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Arctostaphylos patula is a species of manzanita known by the common name greenleaf manzanita. This manzanita is native to western North America where it grows in coniferous forests at moderate to high elevations.

Arctostaphylos patula
Arctostaphylos patula 08399.JPG
Scientific classification
Kingdom:
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Order:
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Genus:
Species:
A. patula
Binomial name
Arctostaphylos patula

Contents

DistributionEdit

 
Arctostaphylos patula (Green leaf Manzanita) at the base of Black Butte a volcanic vent of Mount Shasta at an elevation of 3586 ft above sea level.

The distribution of Arctostaphylos patula is one of the most widespread of the manzanitas, spanning most of western North America. Its northern edge is in Washington state, eastern edge in Colorado, western edge the North American coast, and southern most edge in Baja California, Mexico. It spans in elevation from about 1,500 to 12,000 feet.

DescriptionEdit

This shrub reaches between 1 and 2 meters in height. It is low to the ground with some of the lower branches rooting in the soil and others extending more outward than upward. The stems are twisting and reddish-brown in color, and shiny due to glandular secretion. The petioles may sometimes have clear-to-glandular hairs. The leaves are oval-shaped to nearly round, and flat, shiny, and smooth. They are 6 centimeters long and four wide at maximum.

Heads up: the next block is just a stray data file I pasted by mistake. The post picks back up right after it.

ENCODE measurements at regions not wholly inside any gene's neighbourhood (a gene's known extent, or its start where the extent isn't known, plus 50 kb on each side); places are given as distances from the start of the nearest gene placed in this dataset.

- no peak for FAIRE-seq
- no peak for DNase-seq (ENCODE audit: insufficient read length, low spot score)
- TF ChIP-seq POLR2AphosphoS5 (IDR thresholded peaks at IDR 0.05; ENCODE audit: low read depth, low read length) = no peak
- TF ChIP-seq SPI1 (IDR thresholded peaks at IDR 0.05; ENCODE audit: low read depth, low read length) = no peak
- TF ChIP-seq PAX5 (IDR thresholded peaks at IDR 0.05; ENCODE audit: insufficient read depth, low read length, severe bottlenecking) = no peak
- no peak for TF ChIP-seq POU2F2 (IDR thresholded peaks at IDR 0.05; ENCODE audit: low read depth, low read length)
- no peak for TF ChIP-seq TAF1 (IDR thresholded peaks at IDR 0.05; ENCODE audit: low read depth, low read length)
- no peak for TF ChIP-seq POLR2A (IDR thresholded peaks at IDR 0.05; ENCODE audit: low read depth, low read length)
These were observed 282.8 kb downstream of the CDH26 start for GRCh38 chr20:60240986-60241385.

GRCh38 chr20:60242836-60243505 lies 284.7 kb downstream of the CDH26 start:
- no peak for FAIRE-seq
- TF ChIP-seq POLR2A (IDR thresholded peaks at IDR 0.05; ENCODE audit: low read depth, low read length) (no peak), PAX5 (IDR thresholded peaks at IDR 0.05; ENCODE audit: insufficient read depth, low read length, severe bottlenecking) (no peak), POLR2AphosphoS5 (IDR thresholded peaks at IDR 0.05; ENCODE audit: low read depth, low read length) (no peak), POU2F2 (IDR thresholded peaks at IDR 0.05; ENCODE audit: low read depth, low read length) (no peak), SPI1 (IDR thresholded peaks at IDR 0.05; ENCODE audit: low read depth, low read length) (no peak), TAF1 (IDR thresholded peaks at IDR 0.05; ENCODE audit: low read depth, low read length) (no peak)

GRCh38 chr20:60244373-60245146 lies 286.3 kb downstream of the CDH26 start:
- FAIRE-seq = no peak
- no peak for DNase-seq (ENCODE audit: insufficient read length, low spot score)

The plentiful flowers are white to pink and urn-shaped, each with five small lobes at the mouth of the corolla, hanging in bunches. The fruits are dark brown drupes nearly a centimeter wide, each containing about five hard-coated seeds that can be fused. Seeds are primarily dispersed by seed-caching mammals,[1] and sometimes the fruits are consumed and dispersed by medium-to-large mammals such as bears, coyotes, coatis, and foxes. Seeds require fire followed by cold conditions to germinate; seeds can remain dormant in soil for hundreds of years.

Greenleaf manzanitas in some areas, but not all, produce lignotubers, from which they can reproduce vegetatively.

UsesEdit

Some Plateau Indian tribes drank a tea of greenleaf manzanita as a cathartic.[2]

ReferencesEdit

  1. ^ Moore, Christopher M.; Vander Wall, Stephen B. (2015). "Scatter-hoarding rodents disperse seeds to safe sites in a fire-prone ecosystem". Plant Ecology. 216 (8): 1137–1153. doi:10.1007/s11258-015-0497-1.
  2. ^ Hunn, Eugene S. (1990). Nch'i-Wana, "The Big River": Mid-Columbia Indians and Their Land. University of Washington Press. p. 351. ISBN 978-0-295-97119-3.

External linksEdit